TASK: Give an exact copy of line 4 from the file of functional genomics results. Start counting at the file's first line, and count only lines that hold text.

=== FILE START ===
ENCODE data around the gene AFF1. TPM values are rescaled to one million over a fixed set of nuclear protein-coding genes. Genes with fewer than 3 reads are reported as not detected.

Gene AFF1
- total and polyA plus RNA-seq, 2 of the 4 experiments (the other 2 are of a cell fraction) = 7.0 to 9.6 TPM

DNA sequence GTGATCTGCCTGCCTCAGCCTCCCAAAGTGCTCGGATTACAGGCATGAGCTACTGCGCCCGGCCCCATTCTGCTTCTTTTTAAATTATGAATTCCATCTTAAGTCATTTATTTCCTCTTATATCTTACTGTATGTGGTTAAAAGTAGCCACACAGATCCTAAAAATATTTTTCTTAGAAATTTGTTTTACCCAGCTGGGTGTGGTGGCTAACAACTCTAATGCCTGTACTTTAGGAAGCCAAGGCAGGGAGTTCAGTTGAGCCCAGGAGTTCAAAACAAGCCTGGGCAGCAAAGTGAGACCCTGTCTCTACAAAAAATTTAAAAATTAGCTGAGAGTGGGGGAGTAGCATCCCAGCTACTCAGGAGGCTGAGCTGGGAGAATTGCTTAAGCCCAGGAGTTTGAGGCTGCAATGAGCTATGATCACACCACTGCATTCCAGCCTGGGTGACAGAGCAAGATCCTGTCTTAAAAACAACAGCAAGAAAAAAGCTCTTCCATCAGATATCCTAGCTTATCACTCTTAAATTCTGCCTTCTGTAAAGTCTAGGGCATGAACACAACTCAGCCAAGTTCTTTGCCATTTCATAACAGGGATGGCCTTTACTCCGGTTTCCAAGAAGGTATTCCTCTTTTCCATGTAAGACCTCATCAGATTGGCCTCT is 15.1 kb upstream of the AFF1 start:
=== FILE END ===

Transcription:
DNA sequence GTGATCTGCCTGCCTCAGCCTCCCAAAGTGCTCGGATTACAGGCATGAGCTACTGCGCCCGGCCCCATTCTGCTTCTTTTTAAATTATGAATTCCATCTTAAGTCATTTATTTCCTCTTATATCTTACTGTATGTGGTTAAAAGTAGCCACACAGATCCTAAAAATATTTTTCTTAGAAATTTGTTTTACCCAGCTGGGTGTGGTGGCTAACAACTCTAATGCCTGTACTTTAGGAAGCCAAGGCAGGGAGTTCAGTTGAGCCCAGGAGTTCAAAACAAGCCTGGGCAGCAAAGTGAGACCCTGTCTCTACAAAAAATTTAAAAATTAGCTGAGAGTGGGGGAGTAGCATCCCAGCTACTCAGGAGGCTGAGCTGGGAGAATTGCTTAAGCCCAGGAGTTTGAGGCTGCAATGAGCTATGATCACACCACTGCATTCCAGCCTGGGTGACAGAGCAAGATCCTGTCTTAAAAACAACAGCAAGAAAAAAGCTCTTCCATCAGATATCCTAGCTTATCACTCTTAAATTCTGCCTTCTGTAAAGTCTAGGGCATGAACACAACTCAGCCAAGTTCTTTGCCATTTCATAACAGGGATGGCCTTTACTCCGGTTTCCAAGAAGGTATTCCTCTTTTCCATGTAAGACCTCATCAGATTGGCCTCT is 15.1 kb upstream of the AFF1 start: